Katie Mitchell's production is, I would suggest, a theatrical demonstration – vivid and emotionally powerful – of changing concepts of God; of the changing acceptability of a strategy whereby personal political and military desires are justified by the claim that one has God on one’s side; of the dangers posed by those who are willing to sacrifice the young – including the young of their own family – in their pursuit of their own political ambitions.
production is a kind of palimpsest of places and times,
of points in man’s moral and intellectual history.
The text speaks of Gilead and of the Ammonites, but
revises their assumptions; the stage setting is in
what looks like a grand eighteenth century building
– thus alluding to the lifetime of composer and librettist
– but it is occupied by a transient population who
belong, perhaps, to a time in the aftermath of the
second World War. Morell’s Chorus of Israelites sings,
near the very beginning, of how:
Fierce Moloch, shall our cymbals ring,
In dismal dance around the furnace blue.
Chemosh no more
Will we adore
With tinbrell’d anthems to Jehovah due.
The replacement of one god by another, the evolution of man’s concept of divinity and his relationship to it, is the very stuff of Morell’s libretto, of Handel’s music – and of Mitchell’s production.
All the performers serve Mitchell pretty well. The Orchestra was, for the most part, very convincingly idiomatic – quite an achievement when one remembers that many of them must have been playing The Flying Dutchman until very recently! The overture might have been a bit more vivacious, the triplets a little tighter rhythmically, but thereafter all was convincingly idiomatic. Donald Nally is best known as a Chorus master (in the USA and Europe, as well as in the UK), but he is not without experience as an orchestral conductor and here he created and sustained a well-judged orchestral balance.
Mark Padmore is not, to my tastes, possessed of the most intrinsically beautiful of tenor voices, but he brings high musical competence and intelligence to all that he does. In the air ‘Open thy marble jaws, O tomb!’, sung in response to his daughter’s innocently happy greeting at his return from battle, his handling of Handel’s unexpected accents, fragmented rhythms and wide melodic leaps was consummate and heart-rending. In ‘Deeper and deeper still’, before the closing chorus of Act II, he communicated the full complexity and purposeful confusion of Handel’s writing, with its abrupt transitions of emotion and direction and unstable tonality. This was a fitting performance of one of the most amazing arias in all of Handel.
Zebul is not the most rewarding of parts – he is not given the chance to do much more than move the plot forwards – and one was inclined to feel that Neal Davies was wasted to some extent. Certainly he made the best of the role, but was not, I suspect, fully extended.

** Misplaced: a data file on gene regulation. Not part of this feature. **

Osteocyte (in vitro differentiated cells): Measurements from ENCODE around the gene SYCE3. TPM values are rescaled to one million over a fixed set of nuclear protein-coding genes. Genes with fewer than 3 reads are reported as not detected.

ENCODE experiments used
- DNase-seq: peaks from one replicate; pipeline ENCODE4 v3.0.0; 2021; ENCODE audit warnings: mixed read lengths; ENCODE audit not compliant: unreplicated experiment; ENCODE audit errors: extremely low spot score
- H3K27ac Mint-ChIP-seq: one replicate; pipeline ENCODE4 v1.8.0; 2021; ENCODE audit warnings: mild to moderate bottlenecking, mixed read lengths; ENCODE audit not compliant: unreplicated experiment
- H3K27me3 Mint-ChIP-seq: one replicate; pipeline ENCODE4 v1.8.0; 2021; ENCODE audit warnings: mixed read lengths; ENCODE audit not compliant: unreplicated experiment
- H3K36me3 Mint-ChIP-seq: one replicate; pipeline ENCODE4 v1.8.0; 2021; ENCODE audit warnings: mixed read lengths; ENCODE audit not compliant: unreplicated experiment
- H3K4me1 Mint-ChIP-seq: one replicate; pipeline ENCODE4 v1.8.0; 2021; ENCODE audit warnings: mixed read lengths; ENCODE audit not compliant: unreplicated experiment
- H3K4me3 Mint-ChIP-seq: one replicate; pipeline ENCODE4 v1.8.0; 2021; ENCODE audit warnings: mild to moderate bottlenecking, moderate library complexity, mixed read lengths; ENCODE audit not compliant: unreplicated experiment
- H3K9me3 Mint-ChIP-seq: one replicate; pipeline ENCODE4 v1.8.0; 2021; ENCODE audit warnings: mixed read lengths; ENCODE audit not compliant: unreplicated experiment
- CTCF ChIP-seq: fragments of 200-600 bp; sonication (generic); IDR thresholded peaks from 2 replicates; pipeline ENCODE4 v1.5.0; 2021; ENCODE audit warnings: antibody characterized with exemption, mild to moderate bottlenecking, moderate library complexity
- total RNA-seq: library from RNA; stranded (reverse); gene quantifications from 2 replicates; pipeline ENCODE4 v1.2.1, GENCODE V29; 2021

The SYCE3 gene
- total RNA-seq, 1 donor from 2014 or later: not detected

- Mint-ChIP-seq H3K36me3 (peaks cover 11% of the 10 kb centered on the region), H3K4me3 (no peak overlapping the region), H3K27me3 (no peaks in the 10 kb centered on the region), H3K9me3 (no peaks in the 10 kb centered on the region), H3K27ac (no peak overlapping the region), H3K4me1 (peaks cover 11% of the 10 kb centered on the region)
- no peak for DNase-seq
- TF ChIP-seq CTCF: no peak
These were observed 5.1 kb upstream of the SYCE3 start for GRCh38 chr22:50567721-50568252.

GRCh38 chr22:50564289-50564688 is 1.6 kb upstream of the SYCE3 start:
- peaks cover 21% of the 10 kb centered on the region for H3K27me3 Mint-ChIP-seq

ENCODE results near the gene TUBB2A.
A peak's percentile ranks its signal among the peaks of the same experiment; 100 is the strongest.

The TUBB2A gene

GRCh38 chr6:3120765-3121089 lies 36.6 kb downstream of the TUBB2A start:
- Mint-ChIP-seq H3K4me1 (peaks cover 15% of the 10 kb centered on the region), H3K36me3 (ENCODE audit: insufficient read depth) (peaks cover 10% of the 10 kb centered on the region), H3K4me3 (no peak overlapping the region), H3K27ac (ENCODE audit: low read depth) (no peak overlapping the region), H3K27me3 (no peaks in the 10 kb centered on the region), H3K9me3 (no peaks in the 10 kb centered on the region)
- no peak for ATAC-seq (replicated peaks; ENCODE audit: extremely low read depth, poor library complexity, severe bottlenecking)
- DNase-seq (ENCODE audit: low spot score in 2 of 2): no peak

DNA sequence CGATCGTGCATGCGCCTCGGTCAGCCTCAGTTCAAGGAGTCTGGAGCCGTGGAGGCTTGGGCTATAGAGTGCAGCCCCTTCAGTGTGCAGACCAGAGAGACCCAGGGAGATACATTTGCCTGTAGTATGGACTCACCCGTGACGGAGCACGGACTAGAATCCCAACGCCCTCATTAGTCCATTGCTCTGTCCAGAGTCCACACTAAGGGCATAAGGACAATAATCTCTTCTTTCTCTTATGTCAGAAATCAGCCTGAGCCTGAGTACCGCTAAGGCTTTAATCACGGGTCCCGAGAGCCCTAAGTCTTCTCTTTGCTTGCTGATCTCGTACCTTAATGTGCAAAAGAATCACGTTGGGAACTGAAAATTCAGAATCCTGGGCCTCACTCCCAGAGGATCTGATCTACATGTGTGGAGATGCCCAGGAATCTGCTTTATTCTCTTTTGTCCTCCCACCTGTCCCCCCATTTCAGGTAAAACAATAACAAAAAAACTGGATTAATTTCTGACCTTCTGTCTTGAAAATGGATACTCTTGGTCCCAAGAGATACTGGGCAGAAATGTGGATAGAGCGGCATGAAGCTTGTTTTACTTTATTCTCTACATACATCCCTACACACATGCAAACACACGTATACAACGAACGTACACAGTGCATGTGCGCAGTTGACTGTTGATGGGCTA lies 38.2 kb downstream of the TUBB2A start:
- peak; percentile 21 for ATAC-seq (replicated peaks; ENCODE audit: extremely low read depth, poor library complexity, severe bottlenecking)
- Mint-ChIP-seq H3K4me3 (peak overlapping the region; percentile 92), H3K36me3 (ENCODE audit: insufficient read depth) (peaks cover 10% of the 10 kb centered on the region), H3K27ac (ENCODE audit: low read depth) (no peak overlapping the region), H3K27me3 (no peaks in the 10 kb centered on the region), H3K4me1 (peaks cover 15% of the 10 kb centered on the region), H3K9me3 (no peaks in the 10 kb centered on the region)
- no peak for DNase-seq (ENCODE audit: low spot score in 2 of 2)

Susan Bickley’s Storge – Jephtha wife and mother of Iphis, started off a little shakily in her first air, ‘In gentle murmurs will I mourn’, where she seemed to swallow a few words and in which she and the orchestra were not altogether at ease with one another; but thereafter she turned in a powerful, emotionally compelling performance. In ‘Scenes of horror’ she conveyed Storge’s disturbance in a way that both appalled and attracted sympathy, and in later scenes her anger and compassion, her love and contempt alternated almost hysterically in a musically and theatrically convincing representation of her suffering and confusion.
As the young lovers, Fflur Wyn and Iestyn Davies were thoroughly persuasive; initially they were bewitching as flirtatious lovers; later, as events unfolded, they were bewildered innocents in a dangerous world, aspiring to an ideal of nobility which they were unable to sustain emotionally and which they seemed half to suspect was false. A tiny figure, Wyn’s whole stage presence articulated her vulnerability. In the early stages she was an adolescent falling in love for the first time; later she seemed to have regressed to childhood, bound and gagged by her father and prepared for sacrifice in Act III. Just occasionally Wyn’s voice seemed underpowered, but there was much that was beautiful in her singing. In Act II, her song of welcome to her father, ‘Welcome as the cheerful light’, was staged so that we could see only a back view of Jephtha; his reaction to her lovely and playful song, had therefore to be registered in the very way that she conducted herself in singing it, slowly realising that it was not being received in the way she had expected. The effect was exquisite and painful. Wyn and Iestyn Davies – whose countertenor voice was well-produced and attractive – sang with particular beauty in their duets, some of the loveliest music of the whole work (a work which contains a quite extraordinary variety of idioms and moods).